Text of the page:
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September 2021 - COVER STORY - Resilience in a changing landscape - Launchpad

By Winter Elise

In the ever-changing landscape that Covid-19 has created, live music venues have taken a huge hit. Bands are not touring out of caution. Different rules that vary state-to-state have large crowds not gathering. In many places, restriction levels are constantly changing, and employees are hard to find simply because of the unreliable income and the capacity restrictions that make what used to be a coveted job far less desirable. Across the country, from New York To Chicago to Los Angeles, independent venues are at risk of closing. Albuquerque’s Launchpad and Sunshine Theater are no different. The independent music scene that once thrived across our country is trying to revive itself with fewer fans and more demands.

Here in New Mexico, Launchpad is a staple in the local music scene. Normally, busting at the seams on the weekends and shows up to seven nights a week. It sat quietly on Central for most of 2020, except for the benefit shows. During the lockdowns throughout 2020, Launchpad hosted fundraisers that allowed local bands to play and fans to listen over YouTube and donate what they could to help support the venue. Although the shows did not bring in much, they kept a few partially employed​ and the fans entertained during what some would call the quietest year of our lives. We saw these types of shows reverberate around the country as bands tried to help support indie venues and give a needed morale boost to people in general. Now with the world trying to open up again while still navigating an ever-changing scene with the Delta variant causing new and different issues, you may wonder how you can help. Follow whatever policy the venue has posted about masking, vaccine proof, or drink limits without complaining to the staff. They are following rules, too.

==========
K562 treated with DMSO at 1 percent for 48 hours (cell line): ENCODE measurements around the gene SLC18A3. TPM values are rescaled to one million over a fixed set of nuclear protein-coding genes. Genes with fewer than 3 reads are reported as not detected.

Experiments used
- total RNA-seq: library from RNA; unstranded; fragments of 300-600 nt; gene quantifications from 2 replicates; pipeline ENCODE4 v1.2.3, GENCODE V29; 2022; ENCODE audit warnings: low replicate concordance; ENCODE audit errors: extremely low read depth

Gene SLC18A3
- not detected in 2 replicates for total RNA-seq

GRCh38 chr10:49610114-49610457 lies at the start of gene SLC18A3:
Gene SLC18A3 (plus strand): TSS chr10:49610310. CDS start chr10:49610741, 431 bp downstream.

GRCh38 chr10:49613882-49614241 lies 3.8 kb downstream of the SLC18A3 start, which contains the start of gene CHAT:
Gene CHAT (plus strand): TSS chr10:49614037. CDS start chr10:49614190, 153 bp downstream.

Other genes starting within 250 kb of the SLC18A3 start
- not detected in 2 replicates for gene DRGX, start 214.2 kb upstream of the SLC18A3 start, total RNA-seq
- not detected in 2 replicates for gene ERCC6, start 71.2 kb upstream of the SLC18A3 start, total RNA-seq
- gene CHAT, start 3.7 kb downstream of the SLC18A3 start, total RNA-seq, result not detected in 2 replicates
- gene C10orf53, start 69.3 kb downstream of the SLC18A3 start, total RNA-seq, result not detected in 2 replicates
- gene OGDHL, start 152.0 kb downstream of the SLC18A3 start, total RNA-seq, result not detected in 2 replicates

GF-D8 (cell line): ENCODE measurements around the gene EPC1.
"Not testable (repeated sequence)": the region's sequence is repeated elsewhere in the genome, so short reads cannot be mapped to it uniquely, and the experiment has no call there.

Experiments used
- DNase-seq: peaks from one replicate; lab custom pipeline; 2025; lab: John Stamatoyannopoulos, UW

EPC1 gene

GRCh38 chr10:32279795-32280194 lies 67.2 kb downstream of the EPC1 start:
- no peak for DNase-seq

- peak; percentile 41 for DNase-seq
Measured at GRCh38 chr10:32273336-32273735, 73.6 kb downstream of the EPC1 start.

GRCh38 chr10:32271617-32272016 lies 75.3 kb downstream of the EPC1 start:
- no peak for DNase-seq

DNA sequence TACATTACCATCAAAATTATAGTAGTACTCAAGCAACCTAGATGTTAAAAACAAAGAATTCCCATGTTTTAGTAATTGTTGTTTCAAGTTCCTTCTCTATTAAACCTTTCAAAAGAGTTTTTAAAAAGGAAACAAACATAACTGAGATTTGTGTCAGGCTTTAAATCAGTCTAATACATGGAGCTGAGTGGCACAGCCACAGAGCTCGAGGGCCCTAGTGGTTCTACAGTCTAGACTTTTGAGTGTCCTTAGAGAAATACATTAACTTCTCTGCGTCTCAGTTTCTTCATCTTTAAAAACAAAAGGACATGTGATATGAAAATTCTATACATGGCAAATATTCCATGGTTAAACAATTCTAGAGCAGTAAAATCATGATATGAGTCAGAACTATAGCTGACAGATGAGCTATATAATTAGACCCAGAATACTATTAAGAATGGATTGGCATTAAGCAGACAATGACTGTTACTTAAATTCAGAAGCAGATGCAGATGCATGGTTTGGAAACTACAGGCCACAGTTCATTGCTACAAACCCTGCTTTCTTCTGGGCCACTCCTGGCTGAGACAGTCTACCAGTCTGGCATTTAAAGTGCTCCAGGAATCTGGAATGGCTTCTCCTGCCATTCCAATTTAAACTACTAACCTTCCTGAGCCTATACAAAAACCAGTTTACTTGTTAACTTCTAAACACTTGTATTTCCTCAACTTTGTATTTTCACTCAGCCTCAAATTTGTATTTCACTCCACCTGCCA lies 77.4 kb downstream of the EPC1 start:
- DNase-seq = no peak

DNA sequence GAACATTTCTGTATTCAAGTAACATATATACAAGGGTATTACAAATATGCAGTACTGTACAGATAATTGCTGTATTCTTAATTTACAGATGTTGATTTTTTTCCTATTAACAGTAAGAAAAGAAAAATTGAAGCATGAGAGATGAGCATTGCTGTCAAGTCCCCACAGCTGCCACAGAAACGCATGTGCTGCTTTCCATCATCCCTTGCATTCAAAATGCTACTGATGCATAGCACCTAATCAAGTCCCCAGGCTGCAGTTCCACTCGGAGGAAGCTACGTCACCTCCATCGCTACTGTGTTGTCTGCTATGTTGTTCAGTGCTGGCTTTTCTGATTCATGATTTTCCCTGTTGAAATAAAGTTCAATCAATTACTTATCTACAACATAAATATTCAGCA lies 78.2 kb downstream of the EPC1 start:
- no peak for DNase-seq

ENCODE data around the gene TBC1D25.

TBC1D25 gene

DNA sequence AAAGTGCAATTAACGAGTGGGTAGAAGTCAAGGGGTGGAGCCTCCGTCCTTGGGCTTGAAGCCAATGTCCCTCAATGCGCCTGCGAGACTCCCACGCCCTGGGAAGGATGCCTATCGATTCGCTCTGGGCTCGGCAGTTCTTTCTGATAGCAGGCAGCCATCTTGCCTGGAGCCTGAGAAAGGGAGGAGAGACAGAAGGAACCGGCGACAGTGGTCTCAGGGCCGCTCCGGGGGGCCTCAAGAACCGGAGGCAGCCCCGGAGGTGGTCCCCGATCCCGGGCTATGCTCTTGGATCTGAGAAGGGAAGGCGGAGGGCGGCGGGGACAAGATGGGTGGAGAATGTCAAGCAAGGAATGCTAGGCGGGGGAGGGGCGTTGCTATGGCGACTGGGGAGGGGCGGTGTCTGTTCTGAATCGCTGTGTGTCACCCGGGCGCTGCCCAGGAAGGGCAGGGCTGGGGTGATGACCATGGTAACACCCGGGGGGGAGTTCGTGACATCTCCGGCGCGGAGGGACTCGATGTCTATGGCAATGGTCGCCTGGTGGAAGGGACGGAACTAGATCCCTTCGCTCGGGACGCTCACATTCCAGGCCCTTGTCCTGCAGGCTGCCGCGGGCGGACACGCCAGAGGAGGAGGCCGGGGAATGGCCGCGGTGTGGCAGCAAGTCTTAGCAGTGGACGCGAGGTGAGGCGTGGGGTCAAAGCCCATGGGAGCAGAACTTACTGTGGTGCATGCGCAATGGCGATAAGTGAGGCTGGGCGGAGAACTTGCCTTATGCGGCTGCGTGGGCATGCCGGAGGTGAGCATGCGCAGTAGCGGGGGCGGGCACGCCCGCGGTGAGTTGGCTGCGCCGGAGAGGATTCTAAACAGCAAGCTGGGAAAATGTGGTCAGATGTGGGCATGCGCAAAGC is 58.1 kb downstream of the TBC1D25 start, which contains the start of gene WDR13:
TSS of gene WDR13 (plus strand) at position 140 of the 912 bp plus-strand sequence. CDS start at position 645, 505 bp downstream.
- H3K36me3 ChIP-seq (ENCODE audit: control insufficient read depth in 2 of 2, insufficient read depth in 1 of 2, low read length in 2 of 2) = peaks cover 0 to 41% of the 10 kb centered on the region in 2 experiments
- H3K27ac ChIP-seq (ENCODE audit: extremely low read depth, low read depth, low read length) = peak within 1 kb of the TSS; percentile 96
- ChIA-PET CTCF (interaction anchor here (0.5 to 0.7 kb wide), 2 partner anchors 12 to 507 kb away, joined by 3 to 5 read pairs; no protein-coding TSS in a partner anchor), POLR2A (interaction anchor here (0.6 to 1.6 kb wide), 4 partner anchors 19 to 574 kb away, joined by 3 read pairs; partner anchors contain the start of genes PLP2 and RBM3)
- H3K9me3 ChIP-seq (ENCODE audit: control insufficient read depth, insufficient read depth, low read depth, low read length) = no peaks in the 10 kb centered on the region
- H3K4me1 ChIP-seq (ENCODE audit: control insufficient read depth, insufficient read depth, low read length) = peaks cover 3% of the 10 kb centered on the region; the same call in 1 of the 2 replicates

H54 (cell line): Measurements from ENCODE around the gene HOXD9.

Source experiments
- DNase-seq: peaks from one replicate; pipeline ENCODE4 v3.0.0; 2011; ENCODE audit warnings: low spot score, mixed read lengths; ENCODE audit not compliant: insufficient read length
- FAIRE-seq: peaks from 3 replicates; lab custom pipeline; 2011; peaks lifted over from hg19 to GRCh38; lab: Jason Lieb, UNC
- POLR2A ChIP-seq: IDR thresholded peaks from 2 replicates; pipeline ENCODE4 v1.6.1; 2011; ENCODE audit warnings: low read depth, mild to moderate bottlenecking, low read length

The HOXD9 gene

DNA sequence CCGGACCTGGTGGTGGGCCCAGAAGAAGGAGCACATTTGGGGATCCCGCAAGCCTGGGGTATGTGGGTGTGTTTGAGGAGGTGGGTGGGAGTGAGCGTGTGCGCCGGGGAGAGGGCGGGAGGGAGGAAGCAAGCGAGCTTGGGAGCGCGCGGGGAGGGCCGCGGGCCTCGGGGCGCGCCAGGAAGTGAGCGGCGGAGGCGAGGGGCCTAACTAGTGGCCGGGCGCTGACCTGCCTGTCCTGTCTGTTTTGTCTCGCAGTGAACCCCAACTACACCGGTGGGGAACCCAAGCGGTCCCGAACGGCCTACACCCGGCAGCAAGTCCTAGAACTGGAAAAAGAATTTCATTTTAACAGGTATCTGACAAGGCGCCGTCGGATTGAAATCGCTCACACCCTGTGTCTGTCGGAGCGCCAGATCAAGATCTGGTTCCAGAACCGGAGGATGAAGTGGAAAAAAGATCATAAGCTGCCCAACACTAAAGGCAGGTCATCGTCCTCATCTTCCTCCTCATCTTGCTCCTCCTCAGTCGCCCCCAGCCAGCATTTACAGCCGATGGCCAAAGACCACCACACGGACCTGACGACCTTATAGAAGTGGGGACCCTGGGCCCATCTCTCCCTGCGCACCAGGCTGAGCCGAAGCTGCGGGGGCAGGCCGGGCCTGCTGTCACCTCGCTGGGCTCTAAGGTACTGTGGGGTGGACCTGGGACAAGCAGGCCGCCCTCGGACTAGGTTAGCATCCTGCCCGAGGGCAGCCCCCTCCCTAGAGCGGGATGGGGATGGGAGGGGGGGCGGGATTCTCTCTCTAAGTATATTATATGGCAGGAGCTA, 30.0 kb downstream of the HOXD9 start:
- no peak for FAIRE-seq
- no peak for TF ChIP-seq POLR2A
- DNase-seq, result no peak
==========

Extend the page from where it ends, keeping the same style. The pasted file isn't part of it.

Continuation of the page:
Barney Lopez, an employee of Launchpad and bassist for Red Light Cameras, says the venues need to be flexible​ and patient​, as do the fans. He credits understanding landlords and government funding with helping to keep Launchpad afloat but warns the club cannot survive another shutdown. "It is hard to be a venue currently," shared Lopez. "They are getting different requests from traveling bands, government officials, and crowds. Some bands are asking for vaccine proof, while others do not care at all. Think about this before coming to a show. The venue is in the middle of a tug-of-war, and it is a difficult place to be having to enforce wishes that might not be their own." He says it can take three or four months for indie bands that play venues the size of Launchpad to put together a tour. Local bands have been playing Launchpad in the last month. That will be changing in October, assuming we can keep everything open across the country.

Lopez has worked in event planning and concerts for fifteen-plus years. He has never seen so many obstacles to navigate but firmly believes that if everyone pulls together and respects each other, we can help keep the indie music venues alive and well. Learn more about the Launchpad at


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